Though "The Blair Witch Project" didn't invent the found footage horror genre (that is often attributed to "Cannibal Holocaust") it helped popularize it and became the predecessor for some of the most popular fright flicks of the 21st Century. With the trend coming full circle with "Blair Witch," let's look back at some of the most notable films to use this grainy style.
"The Blair Witch Project" (1999): Filmed on a budget of $60K, "The Blair Witch Project" grossed nearly $250M worldwide. Today it still has one of the highest return on investment ratios in box office history, though it has been eclipsed by a film it influenced, which we'll get to soon.
"The Black Door" (2001): Following the release of "Blair Witch," the indie horror scene saw the arrival of several films that also worked a camera into its story. Here, a camera crew is brought in to document the investigation of a man who has been been infected with an occult curse.
"The Collingswood Story" (2002): Instead of camcorders, this film is told entirely through dial-up webcams as a long-distance couple uncovers a satanic cult that threatens their lives. Though it got poor reviews, it became a cult hit among hardcore horror buffs and attained popularity purely through word-of-mouth.
"The Last Horror Movie" (2003): This found footage spin on "Henry: Portrait of a Serial Killer" shows the videos made by a British wedding photographer who moonlights as a sadistic murderer. The film itself is presented as a snuff tape the killer left at a video rental store so he could stalk and kill whoever rents it.
"Zero Day" (2003): While not strictly a horror movie, Ben Coccio's found footage take on the creation of a school shooting is still horrifying to watch. "Zero Day" shows two teens going about their lives while planning and executing a school shooting in which they kill 12 of their classmates.
"Noroi (The Curse)" (2005): One of the most critically-acclaimed found footage films of the 2000s, this Japanese horror film shows the footage of a paranormal documentarian who disappeared while working on a film about a violent demon called Kagutaba. The film earned praise for building a plot more complex than its J-Horror contemporaries.
"Paranormal Activity" (2007): In a watershed year for found footage, this was the crown jewel. The tale of a married couple who sets up cameras to monitor paranormal activity in their home grossed $193M worldwide on a $15K budget, passing "Blair Witch Project" for the ROI record and spawning a franchise that has released five sequels.
"[REC]" (2007):While not as financially successful as "Paranormal Activity," this Spanish film received just as much critical praise after it was screened out of competition at Venice. The footage for this film comes from a reporter and her cameraman who stumble upon a zombie outbreak in Barcelona while working on a story.
"Diary of the Dead" (2007): Even horror legend George A. Romero got in on the found footage craze, using it for an installment in his famous zombie series.
"Exhibit A" (2007): Sometimes found footage doesn't need demons or zombies to be horrifying. This British indie film starts by telling us that the footage we are about to see is evidence in a murder case before showing a father slowly lose his mind thanks to unbearable financial pressure. It's a pressure cooker of a film with an ending that's brutal in a far different way.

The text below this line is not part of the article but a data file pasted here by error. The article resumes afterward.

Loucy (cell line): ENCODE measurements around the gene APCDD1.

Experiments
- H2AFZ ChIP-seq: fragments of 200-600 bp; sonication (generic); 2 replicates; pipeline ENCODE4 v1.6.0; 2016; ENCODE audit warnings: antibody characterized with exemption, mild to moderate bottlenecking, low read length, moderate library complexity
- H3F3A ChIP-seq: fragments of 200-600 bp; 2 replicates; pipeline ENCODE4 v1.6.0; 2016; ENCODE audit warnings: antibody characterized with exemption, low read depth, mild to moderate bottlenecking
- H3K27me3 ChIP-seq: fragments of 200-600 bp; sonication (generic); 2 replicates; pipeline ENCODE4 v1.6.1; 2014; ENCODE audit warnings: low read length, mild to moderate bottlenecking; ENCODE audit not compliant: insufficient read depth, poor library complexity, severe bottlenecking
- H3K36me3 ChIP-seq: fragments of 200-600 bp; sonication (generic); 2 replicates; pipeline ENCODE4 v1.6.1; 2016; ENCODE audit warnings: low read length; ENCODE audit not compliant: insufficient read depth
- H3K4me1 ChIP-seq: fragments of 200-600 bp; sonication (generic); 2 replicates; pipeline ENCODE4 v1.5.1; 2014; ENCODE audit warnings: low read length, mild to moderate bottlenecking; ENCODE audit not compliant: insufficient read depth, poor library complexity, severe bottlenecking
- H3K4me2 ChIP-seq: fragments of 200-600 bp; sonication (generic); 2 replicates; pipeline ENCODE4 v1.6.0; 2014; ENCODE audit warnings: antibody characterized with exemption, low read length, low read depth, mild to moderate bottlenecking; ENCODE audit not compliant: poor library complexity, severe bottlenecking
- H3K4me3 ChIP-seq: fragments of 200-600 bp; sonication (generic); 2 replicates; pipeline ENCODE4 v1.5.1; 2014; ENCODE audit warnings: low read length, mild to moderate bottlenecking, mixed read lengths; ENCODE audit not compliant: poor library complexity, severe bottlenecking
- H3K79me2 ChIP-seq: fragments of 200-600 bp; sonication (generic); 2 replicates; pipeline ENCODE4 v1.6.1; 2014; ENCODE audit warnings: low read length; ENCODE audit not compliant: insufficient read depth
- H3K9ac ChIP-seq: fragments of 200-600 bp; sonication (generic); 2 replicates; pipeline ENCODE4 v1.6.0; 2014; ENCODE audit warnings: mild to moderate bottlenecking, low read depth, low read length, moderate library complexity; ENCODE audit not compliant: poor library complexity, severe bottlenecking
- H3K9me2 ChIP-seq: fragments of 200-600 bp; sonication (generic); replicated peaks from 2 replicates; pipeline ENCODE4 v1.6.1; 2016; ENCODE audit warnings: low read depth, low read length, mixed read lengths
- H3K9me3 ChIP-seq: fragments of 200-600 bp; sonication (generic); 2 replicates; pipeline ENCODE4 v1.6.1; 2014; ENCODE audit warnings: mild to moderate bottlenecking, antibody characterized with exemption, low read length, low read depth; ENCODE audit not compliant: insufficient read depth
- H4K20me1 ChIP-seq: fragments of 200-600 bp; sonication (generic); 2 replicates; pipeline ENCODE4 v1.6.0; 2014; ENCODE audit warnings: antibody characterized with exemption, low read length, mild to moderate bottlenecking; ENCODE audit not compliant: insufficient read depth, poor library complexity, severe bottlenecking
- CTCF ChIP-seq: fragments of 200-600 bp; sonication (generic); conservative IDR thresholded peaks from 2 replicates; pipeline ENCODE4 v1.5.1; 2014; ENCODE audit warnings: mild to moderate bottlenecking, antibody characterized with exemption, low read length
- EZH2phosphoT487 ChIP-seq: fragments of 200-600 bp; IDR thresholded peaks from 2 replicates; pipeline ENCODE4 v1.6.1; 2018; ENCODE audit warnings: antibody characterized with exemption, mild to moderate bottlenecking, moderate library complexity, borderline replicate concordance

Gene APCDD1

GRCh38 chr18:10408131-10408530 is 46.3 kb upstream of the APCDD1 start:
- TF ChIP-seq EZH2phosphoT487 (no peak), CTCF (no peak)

Along with "Paranormal" and "Project," J.J. Abrams
' "Cloverfield" completes the Triple Crown of found footage. Unlike those two films, though, Abrams gives us found footage on a bigger budget, showing a monster attack on New York through the camera footage of a couple caught in the crossfire. "Cloverfield" polarized critics when it was released, particularly due to its' allusions to 9/11.
"Quarantine" (2008): The found footage boom of '07 triggered an even bigger wave of popularity for the genre. One of the more notable results of this boom was "Quarantine," an American remake of "[REC]."
"Trollhunter" (2010): The next big foreign contribution to found footage came from Norwegian director André Øvredal. The film starts similarly to "Blair Witch Project," with a group of college students whose documentary project lands them in hot water, but unlike "Blair Witch," we get an explanation for what's going on.
"Grave Encounters" (2011): A cult favorite that takes a bite out of paranormal reality shows like "Ghost Hunters" by presenting what might happen if the cast and crew of one of those shows actually encountered a life-threatening situation in one of those haunted houses.
"V/H/S" (2012): Found footage had become so ubiquitous by 2012 that it finally got the anthology treatment. In this series of short films, a team of robbers is tasked to find a single tape from an old house. When they arrive, they find dozens of tapes, a small number of which become the other found footage short films featured in "V/H/S"
"Missing In The Mansion" (2012):
But just because a genre is ubiquitous doesn't mean it can't get a new spin. Take this viral internet short film
, which was filmed entirely on Disneyland's Haunted Mansion Ride
"Unfriended" (2014): While "The Collingswood Story" was made at a time before YouTube made webcams popular, "Unfriended" caught the wave of social media and concern over cyberbullying and wove it into a story told entirely from a computer screen.
"Blair Witch" (2016):And now we've come full circle with modern found footage with a sequel of the film that proved its popularity. The brother of the college student who went off to find the Blair Witch in the first film heads off with a new team into the forest where the infamous footage was found. Cue an encore performance of mysterious disappearances, stick figures, and traveling in circles.